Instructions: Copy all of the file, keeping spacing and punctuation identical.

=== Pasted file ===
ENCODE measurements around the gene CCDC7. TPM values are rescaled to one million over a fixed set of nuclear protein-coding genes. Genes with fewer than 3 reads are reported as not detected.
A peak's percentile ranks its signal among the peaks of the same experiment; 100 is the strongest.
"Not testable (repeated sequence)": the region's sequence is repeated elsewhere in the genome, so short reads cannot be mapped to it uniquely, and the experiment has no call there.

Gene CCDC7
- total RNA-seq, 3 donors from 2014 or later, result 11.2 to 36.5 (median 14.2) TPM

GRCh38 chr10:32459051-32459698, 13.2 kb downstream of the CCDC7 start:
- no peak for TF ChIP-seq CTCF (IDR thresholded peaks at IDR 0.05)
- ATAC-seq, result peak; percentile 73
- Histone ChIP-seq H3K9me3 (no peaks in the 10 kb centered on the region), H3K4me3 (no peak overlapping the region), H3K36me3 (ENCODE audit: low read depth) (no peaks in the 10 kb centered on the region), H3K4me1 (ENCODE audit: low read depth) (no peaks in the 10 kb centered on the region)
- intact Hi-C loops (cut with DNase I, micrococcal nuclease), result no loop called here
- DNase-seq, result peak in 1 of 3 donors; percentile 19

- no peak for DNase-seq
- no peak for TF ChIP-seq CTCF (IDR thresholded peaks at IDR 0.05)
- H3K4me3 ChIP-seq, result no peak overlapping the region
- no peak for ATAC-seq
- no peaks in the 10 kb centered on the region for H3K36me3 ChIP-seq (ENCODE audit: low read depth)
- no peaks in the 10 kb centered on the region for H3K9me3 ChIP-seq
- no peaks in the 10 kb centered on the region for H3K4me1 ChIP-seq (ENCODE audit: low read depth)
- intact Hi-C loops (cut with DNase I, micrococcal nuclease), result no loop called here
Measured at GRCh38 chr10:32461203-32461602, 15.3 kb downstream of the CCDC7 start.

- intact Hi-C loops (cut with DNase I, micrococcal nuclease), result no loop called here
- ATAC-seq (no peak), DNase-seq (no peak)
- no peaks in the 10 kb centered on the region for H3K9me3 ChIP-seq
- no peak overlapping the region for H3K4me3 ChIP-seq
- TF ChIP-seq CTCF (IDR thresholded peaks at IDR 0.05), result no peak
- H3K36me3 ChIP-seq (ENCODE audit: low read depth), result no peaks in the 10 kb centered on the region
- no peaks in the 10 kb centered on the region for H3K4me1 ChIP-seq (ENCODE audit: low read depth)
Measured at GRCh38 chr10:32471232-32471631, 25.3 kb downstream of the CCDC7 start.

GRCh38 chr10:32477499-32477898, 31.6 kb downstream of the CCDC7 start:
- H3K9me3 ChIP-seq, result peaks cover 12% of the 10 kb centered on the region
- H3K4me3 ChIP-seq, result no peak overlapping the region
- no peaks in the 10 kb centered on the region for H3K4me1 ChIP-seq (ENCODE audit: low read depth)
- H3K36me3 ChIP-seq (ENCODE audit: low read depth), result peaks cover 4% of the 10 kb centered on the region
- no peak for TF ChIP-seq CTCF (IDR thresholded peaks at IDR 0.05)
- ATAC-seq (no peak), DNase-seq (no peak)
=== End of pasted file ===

ENCODE measurements around the gene CCDC7. TPM values are rescaled to one million over a fixed set of nuclear protein-coding genes. Genes with fewer than 3 reads are reported as not detected.
A peak's percentile ranks its signal among the peaks of the same experiment; 100 is the strongest.
"Not testable (repeated sequence)": the region's sequence is repeated elsewhere in the genome, so short reads cannot be mapped to it uniquely, and the experiment has no call there.

Gene CCDC7
- total RNA-seq, 3 donors from 2014 or later, result 11.2 to 36.5 (median 14.2) TPM

GRCh38 chr10:32459051-32459698, 13.2 kb downstream of the CCDC7 start:
- no peak for TF ChIP-seq CTCF (IDR thresholded peaks at IDR 0.05)
- ATAC-seq, result peak; percentile 73
- Histone ChIP-seq H3K9me3 (no peaks in the 10 kb centered on the region), H3K4me3 (no peak overlapping the region), H3K36me3 (ENCODE audit: low read depth) (no peaks in the 10 kb centered on the region), H3K4me1 (ENCODE audit: low read depth) (no peaks in the 10 kb centered on the region)
- intact Hi-C loops (cut with DNase I, micrococcal nuclease), result no loop called here
- DNase-seq, result peak in 1 of 3 donors; percentile 19

- no peak for DNase-seq
- no peak for TF ChIP-seq CTCF (IDR thresholded peaks at IDR 0.05)
- H3K4me3 ChIP-seq, result no peak overlapping the region
- no peak for ATAC-seq
- no peaks in the 10 kb centered on the region for H3K36me3 ChIP-seq (ENCODE audit: low read depth)
- no peaks in the 10 kb centered on the region for H3K9me3 ChIP-seq
- no peaks in the 10 kb centered on the region for H3K4me1 ChIP-seq (ENCODE audit: low read depth)
- intact Hi-C loops (cut with DNase I, micrococcal nuclease), result no loop called here
Measured at GRCh38 chr10:32461203-32461602, 15.3 kb downstream of the CCDC7 start.

- intact Hi-C loops (cut with DNase I, micrococcal nuclease), result no loop called here
- ATAC-seq (no peak), DNase-seq (no peak)
- no peaks in the 10 kb centered on the region for H3K9me3 ChIP-seq
- no peak overlapping the region for H3K4me3 ChIP-seq
- TF ChIP-seq CTCF (IDR thresholded peaks at IDR 0.05), result no peak
- H3K36me3 ChIP-seq (ENCODE audit: low read depth), result no peaks in the 10 kb centered on the region
- no peaks in the 10 kb centered on the region for H3K4me1 ChIP-seq (ENCODE audit: low read depth)
Measured at GRCh38 chr10:32471232-32471631, 25.3 kb downstream of the CCDC7 start.

GRCh38 chr10:32477499-32477898, 31.6 kb downstream of the CCDC7 start:
- H3K9me3 ChIP-seq, result peaks cover 12% of the 10 kb centered on the region
- H3K4me3 ChIP-seq, result no peak overlapping the region
- no peaks in the 10 kb centered on the region for H3K4me1 ChIP-seq (ENCODE audit: low read depth)
- H3K36me3 ChIP-seq (ENCODE audit: low read depth), result peaks cover 4% of the 10 kb centered on the region
- no peak for TF ChIP-seq CTCF (IDR thresholded peaks at IDR 0.05)
- ATAC-seq (no peak), DNase-seq (no peak)